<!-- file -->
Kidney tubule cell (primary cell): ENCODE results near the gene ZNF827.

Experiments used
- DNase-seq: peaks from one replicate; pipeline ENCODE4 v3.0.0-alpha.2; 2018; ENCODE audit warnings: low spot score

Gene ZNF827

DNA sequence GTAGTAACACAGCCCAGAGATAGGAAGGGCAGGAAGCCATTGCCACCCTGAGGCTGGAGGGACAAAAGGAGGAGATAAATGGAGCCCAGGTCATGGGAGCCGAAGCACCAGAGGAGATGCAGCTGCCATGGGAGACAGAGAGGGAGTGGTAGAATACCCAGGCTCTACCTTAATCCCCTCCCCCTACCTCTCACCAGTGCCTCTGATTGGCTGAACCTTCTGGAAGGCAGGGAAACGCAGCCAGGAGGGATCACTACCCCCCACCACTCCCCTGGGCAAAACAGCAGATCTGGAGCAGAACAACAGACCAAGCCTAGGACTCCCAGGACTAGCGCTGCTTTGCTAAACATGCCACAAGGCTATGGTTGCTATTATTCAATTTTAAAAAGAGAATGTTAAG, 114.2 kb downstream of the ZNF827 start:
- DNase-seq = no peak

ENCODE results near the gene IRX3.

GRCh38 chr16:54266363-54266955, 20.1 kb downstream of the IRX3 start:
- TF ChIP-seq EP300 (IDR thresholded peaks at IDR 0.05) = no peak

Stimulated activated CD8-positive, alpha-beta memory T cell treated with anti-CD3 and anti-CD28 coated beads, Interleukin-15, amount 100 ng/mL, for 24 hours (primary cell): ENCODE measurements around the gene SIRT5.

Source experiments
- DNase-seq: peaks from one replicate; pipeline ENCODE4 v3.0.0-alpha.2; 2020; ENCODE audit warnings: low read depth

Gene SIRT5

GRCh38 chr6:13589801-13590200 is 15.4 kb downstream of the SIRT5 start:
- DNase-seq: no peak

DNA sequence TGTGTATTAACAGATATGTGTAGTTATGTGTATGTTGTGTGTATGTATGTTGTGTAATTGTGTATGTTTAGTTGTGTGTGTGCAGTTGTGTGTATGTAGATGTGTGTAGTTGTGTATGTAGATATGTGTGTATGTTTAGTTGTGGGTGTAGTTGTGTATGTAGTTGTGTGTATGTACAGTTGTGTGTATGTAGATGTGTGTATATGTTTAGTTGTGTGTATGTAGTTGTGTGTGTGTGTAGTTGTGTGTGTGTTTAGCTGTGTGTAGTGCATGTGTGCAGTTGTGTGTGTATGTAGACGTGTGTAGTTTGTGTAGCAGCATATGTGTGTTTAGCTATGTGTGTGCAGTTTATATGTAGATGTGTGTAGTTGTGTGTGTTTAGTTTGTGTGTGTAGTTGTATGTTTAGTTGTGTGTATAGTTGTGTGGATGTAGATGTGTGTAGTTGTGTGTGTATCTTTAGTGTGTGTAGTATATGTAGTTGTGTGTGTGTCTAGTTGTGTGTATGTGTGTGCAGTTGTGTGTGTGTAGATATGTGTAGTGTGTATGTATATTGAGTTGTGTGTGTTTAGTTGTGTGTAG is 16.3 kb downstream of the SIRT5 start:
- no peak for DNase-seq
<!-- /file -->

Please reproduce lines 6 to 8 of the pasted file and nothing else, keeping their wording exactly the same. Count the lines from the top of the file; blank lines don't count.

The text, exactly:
- DNase-seq = no peak

ENCODE results near the gene IRX3.

GRCh38 chr16:54266363-54266955, 20.1 kb downstream of the IRX3 start: